In her eloquent and thoughtful address as chief guest, Dr. Mysorekar deliberated on various programs she had initiated. She underscored the philosophy of 'not just talk but do it' to make a significant impact on the service component. She also dwelt on collaborative efforts to make a program succeed. She outlined briefly as to how NIAASC and the Hindu Temple have worked together and how the senior center run by Chan Jamoona has provided helpful tools for the Temple senior program. She suggested very strongly that community leaders have to fully understand community problems, their vulnerability, and aspirations. By virtue of her involvement with the Heart and Hand for the Handicapped (HHH) and Aid to the Disabled, Orphaned and Poor (ADOP), she emphasized on the sensitive and emotional issues our people face. Her mesmerizing speech provided the audience with a real sense of community spirit and service.


NIAASC had its fourth Annual General Body Meeting. In submitting the progress report for the year, NIAASC president, Rajeshwar Prasad, outlined how NIAASC came into existence six years ago and what NIAASC had accomplished in the areas of Information, Referral and Advocacy. He informed that the April 03 workshop attended by 18 representatives from 8 different community organizations on 'Process of Advocacy' was a good beginning and the speaker, Bobbie Sackman, presented a very impressive account of the process involved in Advocacy. He informed members about the six previous conferences identified in the program distributed. He also informed members that the toll free number of NIAASC gets averaging 4 telephone calls a month from different parts of the country and the NIAASC researches those problems and refers the callers to respective entities in their communities. He reiterated that four calls in a month may sound a small number but in the research process one call may require NIAASC to make 7-8 calls before the issue was resolved to the caller's satisfaction. Mr. Prasad focussed on the NIAASC collaborative efforts and cited a number of organizations with which the NIAASC had been working to help develop programs for seniors by providing these entities technical and logistic support. He emphasized that NIAASC does not want to reinvent wheels but to develop affiliation with existing groups and institutions for the benefit of seniors and develop a strategy based on collaborative ventures. The report of the Nominating Committee was given by Satya Malhotra who informed members that according to NIAASC Constitution one-third Board members retire every year. The seven members retiring on December 31, 2003, have agreed to continue as Board members. The General Body approved their Board membership for a period of three years ending December 31, 2006. Since there were two vacancies on the 21-member Board, nominations were sought from the members. Dr. Samir K. Dutta and Mr. Satpal Malhotra were unanimously approved to join the Board of Directors on January 1, 2004. NIAASC treasurer, Romesh Tewari, informed the members that though the FY 02-03 financial statement had been mailed to all members in July, he summarized the report for the benefit of members and made copies of the statement available to all.. In proposing a Vote of Thanks, NIAASC secretary, Tara Kotecha, described how positive relationships have been developed between different groups which have accomplished productive results for the benefit of seniors.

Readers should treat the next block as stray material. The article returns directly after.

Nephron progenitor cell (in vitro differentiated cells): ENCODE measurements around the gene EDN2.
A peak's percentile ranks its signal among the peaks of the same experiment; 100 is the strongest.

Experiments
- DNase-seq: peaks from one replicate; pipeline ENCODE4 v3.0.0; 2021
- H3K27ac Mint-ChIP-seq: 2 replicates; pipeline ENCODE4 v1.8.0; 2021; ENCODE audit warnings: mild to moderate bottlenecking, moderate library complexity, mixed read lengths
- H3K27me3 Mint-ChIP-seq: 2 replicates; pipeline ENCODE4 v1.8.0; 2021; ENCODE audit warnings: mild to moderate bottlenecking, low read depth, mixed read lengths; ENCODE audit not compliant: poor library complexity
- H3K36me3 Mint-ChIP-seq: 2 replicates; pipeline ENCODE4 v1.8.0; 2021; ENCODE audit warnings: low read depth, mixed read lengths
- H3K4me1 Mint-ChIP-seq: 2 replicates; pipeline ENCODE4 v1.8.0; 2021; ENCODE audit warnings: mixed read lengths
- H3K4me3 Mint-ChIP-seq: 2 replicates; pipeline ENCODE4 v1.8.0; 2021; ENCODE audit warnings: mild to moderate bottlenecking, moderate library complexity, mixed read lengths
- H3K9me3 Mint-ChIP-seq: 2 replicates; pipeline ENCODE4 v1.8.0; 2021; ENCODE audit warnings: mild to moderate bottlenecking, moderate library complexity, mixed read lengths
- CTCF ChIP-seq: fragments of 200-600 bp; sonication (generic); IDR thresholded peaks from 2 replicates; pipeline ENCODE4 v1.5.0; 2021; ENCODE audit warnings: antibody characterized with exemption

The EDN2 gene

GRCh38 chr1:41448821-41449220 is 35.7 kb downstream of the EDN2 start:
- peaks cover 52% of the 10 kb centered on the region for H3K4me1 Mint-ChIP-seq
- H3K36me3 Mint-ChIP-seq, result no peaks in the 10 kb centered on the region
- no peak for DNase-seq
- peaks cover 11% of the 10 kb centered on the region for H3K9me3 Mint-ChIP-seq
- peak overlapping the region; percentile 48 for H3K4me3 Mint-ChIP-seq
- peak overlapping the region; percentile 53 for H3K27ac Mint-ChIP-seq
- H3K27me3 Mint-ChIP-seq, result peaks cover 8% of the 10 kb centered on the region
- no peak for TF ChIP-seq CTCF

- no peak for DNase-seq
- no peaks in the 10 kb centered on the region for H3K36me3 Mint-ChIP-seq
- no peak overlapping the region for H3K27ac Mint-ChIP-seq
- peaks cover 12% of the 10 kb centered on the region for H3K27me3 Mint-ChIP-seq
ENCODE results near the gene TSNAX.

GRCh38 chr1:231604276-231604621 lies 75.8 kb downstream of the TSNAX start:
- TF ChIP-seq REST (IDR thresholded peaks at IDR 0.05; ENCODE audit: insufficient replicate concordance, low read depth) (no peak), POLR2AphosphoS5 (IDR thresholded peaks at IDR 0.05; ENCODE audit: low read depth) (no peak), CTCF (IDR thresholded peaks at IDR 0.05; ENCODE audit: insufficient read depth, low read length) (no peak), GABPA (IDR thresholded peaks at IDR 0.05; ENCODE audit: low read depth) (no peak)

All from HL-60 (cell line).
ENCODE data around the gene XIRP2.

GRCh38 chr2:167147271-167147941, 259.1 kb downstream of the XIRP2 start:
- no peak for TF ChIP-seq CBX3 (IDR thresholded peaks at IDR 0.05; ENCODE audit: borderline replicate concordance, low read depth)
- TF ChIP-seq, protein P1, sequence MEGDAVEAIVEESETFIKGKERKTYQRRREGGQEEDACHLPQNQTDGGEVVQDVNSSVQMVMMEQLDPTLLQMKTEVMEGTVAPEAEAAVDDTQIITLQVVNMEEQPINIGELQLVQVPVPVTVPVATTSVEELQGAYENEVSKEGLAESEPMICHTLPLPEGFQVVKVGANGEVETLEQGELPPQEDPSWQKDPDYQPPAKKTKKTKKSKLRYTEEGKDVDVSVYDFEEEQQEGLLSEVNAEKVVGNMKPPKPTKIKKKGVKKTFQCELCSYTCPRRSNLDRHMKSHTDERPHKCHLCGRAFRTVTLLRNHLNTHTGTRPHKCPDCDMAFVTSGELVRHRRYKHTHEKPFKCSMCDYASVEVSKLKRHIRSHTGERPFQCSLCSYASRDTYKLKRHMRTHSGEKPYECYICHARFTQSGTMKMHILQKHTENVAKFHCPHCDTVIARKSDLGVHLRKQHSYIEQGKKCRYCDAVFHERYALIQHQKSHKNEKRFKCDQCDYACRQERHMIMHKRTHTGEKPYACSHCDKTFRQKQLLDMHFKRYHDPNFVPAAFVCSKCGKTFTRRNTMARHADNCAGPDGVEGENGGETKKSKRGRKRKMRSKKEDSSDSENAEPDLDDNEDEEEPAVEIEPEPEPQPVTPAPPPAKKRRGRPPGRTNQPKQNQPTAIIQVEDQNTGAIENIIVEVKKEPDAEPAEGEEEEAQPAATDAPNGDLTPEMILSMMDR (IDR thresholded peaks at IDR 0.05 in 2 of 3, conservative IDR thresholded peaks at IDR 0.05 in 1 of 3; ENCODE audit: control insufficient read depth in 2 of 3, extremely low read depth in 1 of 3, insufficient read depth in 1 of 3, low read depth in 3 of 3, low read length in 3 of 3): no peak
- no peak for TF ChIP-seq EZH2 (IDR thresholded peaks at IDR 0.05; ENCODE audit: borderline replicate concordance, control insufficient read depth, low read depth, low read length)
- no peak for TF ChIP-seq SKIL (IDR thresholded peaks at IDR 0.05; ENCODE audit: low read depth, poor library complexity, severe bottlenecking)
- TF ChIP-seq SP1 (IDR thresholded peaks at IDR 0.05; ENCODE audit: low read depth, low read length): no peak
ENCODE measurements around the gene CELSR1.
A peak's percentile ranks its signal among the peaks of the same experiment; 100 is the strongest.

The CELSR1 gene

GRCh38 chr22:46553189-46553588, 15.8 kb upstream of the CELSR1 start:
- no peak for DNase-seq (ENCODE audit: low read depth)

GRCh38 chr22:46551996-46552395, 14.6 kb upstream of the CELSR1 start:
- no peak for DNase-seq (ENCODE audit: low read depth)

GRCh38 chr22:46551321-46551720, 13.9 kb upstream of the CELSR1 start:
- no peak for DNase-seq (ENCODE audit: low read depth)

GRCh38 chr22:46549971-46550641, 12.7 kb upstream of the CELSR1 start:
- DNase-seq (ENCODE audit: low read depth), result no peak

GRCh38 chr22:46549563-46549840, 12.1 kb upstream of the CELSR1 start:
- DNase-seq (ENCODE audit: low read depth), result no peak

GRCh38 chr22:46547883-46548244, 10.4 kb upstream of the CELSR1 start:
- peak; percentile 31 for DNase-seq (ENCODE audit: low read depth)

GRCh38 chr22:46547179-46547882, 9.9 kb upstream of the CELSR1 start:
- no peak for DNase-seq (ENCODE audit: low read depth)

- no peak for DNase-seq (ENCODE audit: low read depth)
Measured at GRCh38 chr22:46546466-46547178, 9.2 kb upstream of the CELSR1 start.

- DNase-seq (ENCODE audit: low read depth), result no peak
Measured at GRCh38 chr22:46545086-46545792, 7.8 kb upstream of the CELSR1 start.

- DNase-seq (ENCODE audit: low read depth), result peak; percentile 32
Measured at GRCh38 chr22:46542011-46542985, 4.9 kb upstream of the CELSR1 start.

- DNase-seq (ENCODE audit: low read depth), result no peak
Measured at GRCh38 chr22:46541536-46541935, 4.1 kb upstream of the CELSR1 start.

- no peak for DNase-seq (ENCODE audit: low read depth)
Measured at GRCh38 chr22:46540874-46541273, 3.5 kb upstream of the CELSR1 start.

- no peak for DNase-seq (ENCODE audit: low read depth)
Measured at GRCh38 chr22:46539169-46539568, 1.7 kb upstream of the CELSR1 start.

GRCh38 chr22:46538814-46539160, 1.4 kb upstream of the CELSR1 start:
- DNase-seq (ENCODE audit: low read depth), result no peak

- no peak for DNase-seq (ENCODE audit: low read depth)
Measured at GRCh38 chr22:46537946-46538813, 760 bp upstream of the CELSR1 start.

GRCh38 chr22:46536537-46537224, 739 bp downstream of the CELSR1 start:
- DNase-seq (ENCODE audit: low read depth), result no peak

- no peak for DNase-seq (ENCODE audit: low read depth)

The event was coordinated by Dr. Ashok Satkalmi, NIAASC vice president who opened the conference with a condolence minute for the NIAASC secretary, Mr. Mathew Koshi, who passed away in February 2003 due to a massive heart attack. Presidents of NIAASC and Kerala Center, Mr. Prasad and Mr. Stephen respectively, welcomed the participants and guests. Sushila Gidwani-Buschi, Treasurer of GOPIO and a NIAASC Board member, recognized the collaborators, sponsors and other community leaders. The food served was vegetarian and arranged by the Candlelight restaurant in Elmont. The Corporate Sponsor was "MAAZA BEVERAGES' and collaborators included GOPIO, Kerala Center, IALI and Kanchi Kamakoti Seva Foundation. Ten nonprofit organizations supported deliberations of NIAASC in arranging this conference and Leadership Recognition Dinner. There were 15 individual sponsors as well.

7 Roberta Avenue
Farmingville, NY 11738